- The Washington Times - Friday, July 21, 2000

Can a candidate with $8,000 in his pocket beat a U.S. Senate incumbent who could write a check for 20 new Cadillacs?
Probably not. But Republican nominee Paul Rappaport is going to give it a try in Maryland, despite Sen. Paul S. Sarbanes' huge fund-raising lead.
Mr. Sarbanes, a Democrat, has $1,284,396 on hand, while his opponent has $8,155, according to the latest campaign figures.
Some pundits found the discrepancy laughable in these waning days before the November election.
"Eight thousand dollars can buy 24,242 first-class stamps with which to send letters to supporters to raise more damn money," said political consultant Dick Morris, a former aide to President Clinton.
"You can make some nice graphics for a lemonade stand," offered Jennifer Laszlo, Washington's well-known Democratic strategist who has worked on behalf of Mr. Clinton and Vice President Al Gore.
She recommended Mr. Rappaport, a former Howard County police chief, change his name to Paul Sarbanes in an attempt to confuse residents when they enter the voting booth.
As for Mr. Rappaport's money, Ms. Laszlo said that should be donated to his favorite charity where it will have a better chance of benefiting Marylanders.
During the latest reporting period from April 1 to June 30, Mr. Sarbanes raised $265,703 and used $96,114. Mr. Rappaport took in $24,257 during the same time including $4,000 he borrowed from himself and spent $19,312.
His cash on hand through March 31 was just $310.
As of March 31, Senate incumbents have outearned their challengers by a 10-1 margin, an average of $2 million to $200,000, according to Public Campaign, a nonprofit organization that seeks to reduce the role of special-interest money.
"This race is falling considerably outside that range," said Nick Nyhart, director of the group.
"Who's shortchanged in a campaign like this is voters," Mr. Nyhart said. "The decision for the voters already has been made."
Mr. Rappaport, reached during a campaign stop this week in Crisfield, Md., said he is confident he'll "have enough money come November."
He has 20 to 25 fund-raisers planned and said he is confident about his chances based on what he is hearing from disgruntled voters around the state.
"We're never going to be as successful at raising money as Paul Sarbanes," Mr. Rappaport said. "But we're going to have the grass-roots campaigning we think we can run effectively.
"I think it's going to be people that win, not money," he added.
A practicing lawyer, the challenger has never served in statewide or national politics. He has tried a few times.
Mr. Rappaport ran unsuccessfully as Ellen R. Sauerbrey's running mate in 1994's gubernatorial race, and got just 37 percent of the vote against Democratic incumbent J. Joseph Curran Jr. in the attorney general's race two years ago.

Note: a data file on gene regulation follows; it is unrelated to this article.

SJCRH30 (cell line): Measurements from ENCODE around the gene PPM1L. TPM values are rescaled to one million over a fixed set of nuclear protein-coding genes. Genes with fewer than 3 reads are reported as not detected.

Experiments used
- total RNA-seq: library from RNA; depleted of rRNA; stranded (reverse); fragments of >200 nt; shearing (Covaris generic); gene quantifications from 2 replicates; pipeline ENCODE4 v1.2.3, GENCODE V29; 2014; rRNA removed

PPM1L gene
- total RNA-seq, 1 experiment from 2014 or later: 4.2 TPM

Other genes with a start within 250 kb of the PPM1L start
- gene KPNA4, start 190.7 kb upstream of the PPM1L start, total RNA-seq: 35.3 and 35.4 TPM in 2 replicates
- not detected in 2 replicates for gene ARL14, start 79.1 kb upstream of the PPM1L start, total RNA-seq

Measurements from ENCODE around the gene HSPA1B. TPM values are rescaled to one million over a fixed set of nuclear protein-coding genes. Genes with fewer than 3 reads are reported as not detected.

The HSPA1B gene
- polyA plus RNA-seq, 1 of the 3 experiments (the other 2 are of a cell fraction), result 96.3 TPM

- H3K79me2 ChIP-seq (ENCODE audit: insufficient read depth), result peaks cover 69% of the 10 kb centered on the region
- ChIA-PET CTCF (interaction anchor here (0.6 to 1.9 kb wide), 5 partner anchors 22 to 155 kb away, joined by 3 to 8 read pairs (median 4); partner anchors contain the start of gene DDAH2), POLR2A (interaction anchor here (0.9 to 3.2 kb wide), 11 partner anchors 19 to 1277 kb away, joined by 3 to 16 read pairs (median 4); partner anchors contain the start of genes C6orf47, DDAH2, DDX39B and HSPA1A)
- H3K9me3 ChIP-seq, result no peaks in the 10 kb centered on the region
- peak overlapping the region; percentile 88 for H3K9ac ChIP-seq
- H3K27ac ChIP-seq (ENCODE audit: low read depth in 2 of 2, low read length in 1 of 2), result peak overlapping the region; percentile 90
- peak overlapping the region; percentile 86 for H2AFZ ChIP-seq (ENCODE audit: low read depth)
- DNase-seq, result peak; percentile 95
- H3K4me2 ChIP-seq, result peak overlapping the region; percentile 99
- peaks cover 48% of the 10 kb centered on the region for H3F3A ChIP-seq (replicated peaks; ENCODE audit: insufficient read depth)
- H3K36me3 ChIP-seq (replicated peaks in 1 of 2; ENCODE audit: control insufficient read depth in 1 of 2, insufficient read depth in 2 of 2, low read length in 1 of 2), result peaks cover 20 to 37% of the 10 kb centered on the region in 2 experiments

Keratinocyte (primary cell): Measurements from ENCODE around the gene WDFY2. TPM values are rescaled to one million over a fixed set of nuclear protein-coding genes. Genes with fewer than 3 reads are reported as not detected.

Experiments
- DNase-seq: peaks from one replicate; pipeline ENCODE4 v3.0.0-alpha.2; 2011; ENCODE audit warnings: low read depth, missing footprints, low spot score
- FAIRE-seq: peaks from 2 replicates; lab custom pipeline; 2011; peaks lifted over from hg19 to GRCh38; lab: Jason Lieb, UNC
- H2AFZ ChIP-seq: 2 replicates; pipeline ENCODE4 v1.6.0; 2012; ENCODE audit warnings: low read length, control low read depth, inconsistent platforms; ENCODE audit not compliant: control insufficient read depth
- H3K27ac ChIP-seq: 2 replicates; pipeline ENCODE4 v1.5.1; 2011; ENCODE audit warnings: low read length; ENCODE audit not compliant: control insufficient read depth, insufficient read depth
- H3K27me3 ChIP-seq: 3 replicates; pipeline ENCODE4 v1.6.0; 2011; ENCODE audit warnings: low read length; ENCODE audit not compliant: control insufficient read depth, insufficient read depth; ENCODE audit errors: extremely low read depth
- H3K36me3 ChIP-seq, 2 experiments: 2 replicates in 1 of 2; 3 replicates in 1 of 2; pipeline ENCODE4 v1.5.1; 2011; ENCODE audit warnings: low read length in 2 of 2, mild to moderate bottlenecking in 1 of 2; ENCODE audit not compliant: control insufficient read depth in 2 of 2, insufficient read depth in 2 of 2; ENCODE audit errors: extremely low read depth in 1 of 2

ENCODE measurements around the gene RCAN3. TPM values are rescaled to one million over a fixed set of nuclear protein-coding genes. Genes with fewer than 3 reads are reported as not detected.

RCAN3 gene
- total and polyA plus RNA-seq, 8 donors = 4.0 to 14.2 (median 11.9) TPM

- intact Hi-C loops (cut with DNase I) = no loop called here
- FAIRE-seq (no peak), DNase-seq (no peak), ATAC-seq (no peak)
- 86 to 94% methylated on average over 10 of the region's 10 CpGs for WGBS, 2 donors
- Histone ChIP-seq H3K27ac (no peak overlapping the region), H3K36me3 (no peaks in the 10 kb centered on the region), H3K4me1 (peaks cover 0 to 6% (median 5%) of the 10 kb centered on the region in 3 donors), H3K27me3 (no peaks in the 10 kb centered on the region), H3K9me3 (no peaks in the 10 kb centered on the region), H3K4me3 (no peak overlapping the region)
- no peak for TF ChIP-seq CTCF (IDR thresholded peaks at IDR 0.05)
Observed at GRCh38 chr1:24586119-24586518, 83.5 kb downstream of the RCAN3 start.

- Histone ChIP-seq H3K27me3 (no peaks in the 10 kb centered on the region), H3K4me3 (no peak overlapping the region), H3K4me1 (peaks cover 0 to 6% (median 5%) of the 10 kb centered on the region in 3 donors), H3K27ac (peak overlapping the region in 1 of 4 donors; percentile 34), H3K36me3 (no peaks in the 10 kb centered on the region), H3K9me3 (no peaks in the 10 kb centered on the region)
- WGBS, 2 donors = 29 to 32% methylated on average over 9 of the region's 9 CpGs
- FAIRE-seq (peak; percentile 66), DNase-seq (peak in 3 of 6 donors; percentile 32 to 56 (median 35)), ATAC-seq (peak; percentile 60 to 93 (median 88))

Still, the Sarbanes camp is taking no chances.
"He doesn't take anything for granted. That's why he's raising so much money," said Michael Davis, Mr. Sarbanes' campaign manager.
Mr. Davis refused to comment on his candidate's chances, offering instead that Mr. Sarbanes "does have a strong history of serving the people in Maryland."
Indeed, the four-term Democrat has been involved with Maryland politics since the 1960s. He first entered Congress in 1970 and served three terms as a U.S. representative.
Mr. Sarbanes, also a lawyer, is the ranking member on the Senate Committee on Banking, Housing and Urban Affairs.
His seat has long been coveted by Republicans who think Mr. Sarbanes is too liberal for his constituents and so low profile that he should be vulnerable.
The Republican Party had its best chance with William E. Brock III in 1994. But the incumbent won and spent less money than his challenger.
Mr. Brock the former representative and senator from Tennessee, former national Republican Party chairman, and former secretary of labor and trade representative for the Reagan administration sought to make history as the first person ever elected to the Senate from two states.
He dug deep into his own pockets to finance his campaign, pumping more than $800,000 of his own money into the race.
Republican pollster Kellyanne Fitzpatrick, president of Polling Co., insisted that money doesn't always spell victory. Candidates never should underestimate the value of volunteers with bumper stickers, yard signs and friends, she said.
Miss Fitzpatrick noted the startling victory of York County Delegate Jo Ann Davis last month in the Republican primary to fill a congressional seat in Virginia's 1st District.
Mrs. Davis, who raised $43,000, upset Paul Jost, a wealthy businessman from Williamsburg with $1.1 million.
"He had all the king's horses and all the king's men … but he turned out to be a toad instead of a prince," Miss Fitzpatrick said.

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